Best of Technical Support
Is it possible to run my Red Hat 8.0 system without a network card?
Sure, it's possible, and you don't have to do anything. Any normal
Linux system configures lo (the loopback interface) automatically.
It's even possible to run without that (as embedded Linux systems
sometimes do). However, you shouldn't have to do anything special.
Simply install your distribution and refrain from entering any
I recently used Konqueror 2.2.2 to visit a credit-card Web site (URL
withheld to protect the guilty) to check my account. The site said I
needed to upgrade to at least Netscape 4.0 or Microsoft Internet Explorer
4.0 in order to use the 128-bit-strong encryption their site used.
I know that Konqueror 2.2.2 is a much later version than 4.0 of either of
the browsers they mentioned. I checked the various browser settings,
and sure enough, SSL2 and 3 both were enabled, with encryptions going
as high as 168 bits. Almost every encryption standard was enabled
in my settings; the exceptions being FZA-FZA-CBC-SHA, FZA-NULL-SHA,
NULL-MD5 and NULL-SHA—they all say “0 of 0 bits”. Finally, I changed the user agent setting to broadcast that it was
Netscape or MSIE, and magically, I stopped getting the error messages.
Now when I fill in the forms, such as the login screen, my input is
and cookies. Nothing works. Am I doing something wrong or is the site nonstandard? If
I look in my settings under certificates, it says I have a
certificate from the Web site. I can verify that certificate, but it
does not say what type of encryption they use or give me any other useful
I'll bet the Web site uses the user agent string to help identify what it
thinks is a valid browser version.
Mozilla. If that doesn't work complain to the Web site.
Too many Web developers code to a particular
implementation (target platform) rather than to
the standard protocols and APIs (application
programming interfaces). This is exacerbated
several different Web browsers is daunting.
I encourage all Web site developers to start
with the simplest implementation of the
core requirements. Add bells and whistles in
core functions without it.
My suggestions: complain to your bank and try using Mozilla 1.x or
There is a silver lining, however. You may not
be aware of this, but the default Apple browser,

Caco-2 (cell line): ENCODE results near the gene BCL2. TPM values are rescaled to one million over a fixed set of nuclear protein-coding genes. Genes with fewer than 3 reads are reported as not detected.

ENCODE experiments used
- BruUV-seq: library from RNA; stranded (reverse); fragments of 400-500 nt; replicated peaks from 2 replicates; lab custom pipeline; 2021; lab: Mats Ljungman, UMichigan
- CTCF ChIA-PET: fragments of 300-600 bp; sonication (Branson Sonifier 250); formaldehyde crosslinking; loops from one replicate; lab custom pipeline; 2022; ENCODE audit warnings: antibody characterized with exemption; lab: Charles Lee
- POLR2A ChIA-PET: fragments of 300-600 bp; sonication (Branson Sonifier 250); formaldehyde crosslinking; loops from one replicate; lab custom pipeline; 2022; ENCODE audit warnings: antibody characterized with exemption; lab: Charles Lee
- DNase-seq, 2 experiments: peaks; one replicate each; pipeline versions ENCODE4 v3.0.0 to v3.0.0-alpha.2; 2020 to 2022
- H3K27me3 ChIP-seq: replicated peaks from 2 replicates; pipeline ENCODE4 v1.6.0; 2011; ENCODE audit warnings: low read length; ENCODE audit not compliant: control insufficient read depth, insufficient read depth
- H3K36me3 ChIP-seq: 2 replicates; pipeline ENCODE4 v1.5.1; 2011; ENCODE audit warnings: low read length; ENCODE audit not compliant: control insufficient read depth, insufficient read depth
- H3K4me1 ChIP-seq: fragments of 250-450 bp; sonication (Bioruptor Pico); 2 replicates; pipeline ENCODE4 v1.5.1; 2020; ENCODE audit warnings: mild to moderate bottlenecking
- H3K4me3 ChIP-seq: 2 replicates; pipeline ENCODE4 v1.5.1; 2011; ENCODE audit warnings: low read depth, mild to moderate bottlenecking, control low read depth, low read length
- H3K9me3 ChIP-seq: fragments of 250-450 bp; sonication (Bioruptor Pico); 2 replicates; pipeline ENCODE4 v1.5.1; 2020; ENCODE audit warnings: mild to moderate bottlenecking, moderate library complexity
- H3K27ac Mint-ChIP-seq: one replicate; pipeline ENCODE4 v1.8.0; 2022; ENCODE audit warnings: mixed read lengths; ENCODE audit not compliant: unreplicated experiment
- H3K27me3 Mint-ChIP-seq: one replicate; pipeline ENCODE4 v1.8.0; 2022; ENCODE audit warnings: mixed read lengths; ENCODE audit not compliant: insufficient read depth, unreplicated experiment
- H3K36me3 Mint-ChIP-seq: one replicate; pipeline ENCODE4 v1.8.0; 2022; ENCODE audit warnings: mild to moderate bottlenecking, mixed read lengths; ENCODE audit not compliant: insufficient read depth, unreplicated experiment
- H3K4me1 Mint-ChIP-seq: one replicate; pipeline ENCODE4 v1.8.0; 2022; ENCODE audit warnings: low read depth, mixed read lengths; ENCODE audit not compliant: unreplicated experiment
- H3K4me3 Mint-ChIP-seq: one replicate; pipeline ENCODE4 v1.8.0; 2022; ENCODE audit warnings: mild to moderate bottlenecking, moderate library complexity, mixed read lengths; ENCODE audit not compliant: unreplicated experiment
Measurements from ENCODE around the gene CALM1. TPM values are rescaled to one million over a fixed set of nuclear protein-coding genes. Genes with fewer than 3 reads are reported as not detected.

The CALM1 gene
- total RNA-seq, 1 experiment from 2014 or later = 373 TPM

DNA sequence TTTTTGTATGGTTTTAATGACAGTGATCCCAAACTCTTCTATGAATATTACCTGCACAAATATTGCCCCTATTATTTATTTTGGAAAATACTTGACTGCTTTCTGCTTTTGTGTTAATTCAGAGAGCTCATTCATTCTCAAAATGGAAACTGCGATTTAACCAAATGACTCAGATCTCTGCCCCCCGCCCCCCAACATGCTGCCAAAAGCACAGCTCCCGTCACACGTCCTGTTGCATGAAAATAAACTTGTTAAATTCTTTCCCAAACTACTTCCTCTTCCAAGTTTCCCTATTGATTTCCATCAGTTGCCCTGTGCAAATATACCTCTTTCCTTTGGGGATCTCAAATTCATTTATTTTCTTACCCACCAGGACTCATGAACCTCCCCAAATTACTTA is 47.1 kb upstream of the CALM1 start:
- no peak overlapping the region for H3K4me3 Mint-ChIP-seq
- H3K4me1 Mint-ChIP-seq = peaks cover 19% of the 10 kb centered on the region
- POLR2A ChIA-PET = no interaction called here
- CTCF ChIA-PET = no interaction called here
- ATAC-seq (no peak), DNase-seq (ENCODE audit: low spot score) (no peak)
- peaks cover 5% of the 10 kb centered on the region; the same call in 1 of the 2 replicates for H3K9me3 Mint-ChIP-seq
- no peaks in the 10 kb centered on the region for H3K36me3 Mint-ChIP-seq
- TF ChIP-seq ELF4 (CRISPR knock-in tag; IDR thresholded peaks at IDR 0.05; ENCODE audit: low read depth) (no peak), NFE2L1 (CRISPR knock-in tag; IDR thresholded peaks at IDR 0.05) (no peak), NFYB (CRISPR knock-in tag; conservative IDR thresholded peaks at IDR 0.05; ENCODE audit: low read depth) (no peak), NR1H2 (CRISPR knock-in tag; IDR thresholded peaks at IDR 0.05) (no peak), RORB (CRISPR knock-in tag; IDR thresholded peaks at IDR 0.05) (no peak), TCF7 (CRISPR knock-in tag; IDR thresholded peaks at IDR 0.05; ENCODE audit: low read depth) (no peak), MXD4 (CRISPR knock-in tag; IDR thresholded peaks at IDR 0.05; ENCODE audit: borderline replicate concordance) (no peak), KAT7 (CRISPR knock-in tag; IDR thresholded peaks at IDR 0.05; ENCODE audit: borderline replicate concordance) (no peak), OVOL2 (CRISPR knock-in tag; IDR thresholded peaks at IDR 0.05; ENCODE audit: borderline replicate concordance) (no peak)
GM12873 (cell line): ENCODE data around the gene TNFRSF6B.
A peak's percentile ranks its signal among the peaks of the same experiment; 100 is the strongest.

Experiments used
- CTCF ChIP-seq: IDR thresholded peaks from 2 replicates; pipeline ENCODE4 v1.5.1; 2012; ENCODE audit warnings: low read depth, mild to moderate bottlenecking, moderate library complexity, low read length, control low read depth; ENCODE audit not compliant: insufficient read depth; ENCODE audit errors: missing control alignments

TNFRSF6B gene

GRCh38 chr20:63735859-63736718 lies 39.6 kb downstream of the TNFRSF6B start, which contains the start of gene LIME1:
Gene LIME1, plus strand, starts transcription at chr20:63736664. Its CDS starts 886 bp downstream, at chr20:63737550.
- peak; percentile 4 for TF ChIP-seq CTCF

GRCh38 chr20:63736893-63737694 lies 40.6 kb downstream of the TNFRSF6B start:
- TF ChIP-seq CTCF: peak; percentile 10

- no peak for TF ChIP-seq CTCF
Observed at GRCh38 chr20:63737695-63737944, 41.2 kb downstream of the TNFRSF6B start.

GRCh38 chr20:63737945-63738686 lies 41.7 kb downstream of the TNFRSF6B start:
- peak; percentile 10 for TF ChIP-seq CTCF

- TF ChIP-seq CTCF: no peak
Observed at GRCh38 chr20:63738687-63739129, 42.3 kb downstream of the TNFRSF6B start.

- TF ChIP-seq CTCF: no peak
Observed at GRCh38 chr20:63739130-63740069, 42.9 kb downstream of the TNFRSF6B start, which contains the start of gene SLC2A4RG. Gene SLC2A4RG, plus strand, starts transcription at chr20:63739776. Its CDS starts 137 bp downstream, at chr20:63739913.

Safari, is based on the KHTML rendering engine
from the KDE Project. This, obviously, is the same
engine that Konqueror uses. Also, now that Microsoft discontinued
development on the Macintosh version of Internet
Explorer, Web developers who
code for Windows and Mac only will be coding
for you too.
I am using an ASUS motherboard. Under Microsoft Windows 98, a program called
asusprobe reports that the CPU temperature is about 47°C/116°F and the
motherboard temperature is about 31°C/87°F. These may change slightly but
are pretty steady. How do I find these temperatures under Linux?
Most commodity motherboards that provide this information are built
around the LM78 series of chips that communicate over the i2c 2-wire
bus. The SMBus is a particular implementation of i2c. The drivers and
utilities for accessing this information under Linux are in the
lm-sensors package. You can learn more about that project from
The i2c and lm-sensors drivers are included with mainstream kernel sources
and are compiled into all mainstream Linux distributions like Red Hat,
Debian and SuSE. Perusing the FAQ reveals that different motherboards report differing
numbers for temperature and voltage; you can adjust those settings
by editing the /etc/sensors.conf file. Debian installed a sample
sensors.conf file that's about 20 pages long.
Also, the FAQ specifically mentions ASUS P2B
motherboards in relation to odd temperature readings—if that's
your motherboard, read the FAQ at the above URL.
Incidentally, a number of packages use this lm-sensors
interface, dæmons that store histories of readings for statistical
analysis and graphing, GUI widgets that run in KDE, GNOME or Window
Maker panels and so on. At the very least you probably should use the sensors
command that will read the settings from your /etc/sensors.conf to
adjust the raw readings it gets from the drivers.
Suppose there's a site called www.foo.org/technical/pics.
How can I download only the pictures—let's say
the only extension is .jpg—from a Web site using
Here's an example:
wget -r -l1 --no-parent -A "*.jpg" \ http://www.server.com/dir/
This recursively (-r) downloads all the *.jpg files from the dir
directory on the www.server.com Web server up to one level depth.
Do a man wget for more of this great utility's
Felipe Barousse Boué
|The True Internet of Things||Sep 02, 2015|
|September 2015 Issue of Linux Journal: HOW-TOs||Sep 01, 2015|
|September 2015 Video Preview||Sep 01, 2015|
|Using tshark to Watch and Inspect Network Traffic||Aug 31, 2015|
|Where's That Pesky Hidden Word?||Aug 28, 2015|
|A Project to Guarantee Better Security for Open-Source Projects||Aug 27, 2015|
- Using tshark to Watch and Inspect Network Traffic
- September 2015 Issue of Linux Journal: HOW-TOs
- The True Internet of Things
- Problems with Ubuntu's Software Center and How Canonical Plans to Fix Them
- Concerning Containers' Connections: on Docker Networking
- Firefox Security Exploit Targets Linux Users and Web Developers
- Where's That Pesky Hidden Word?
- A Project to Guarantee Better Security for Open-Source Projects
- Build a “Virtual SuperComputer” with Process Virtualization
- My Network Go-Bag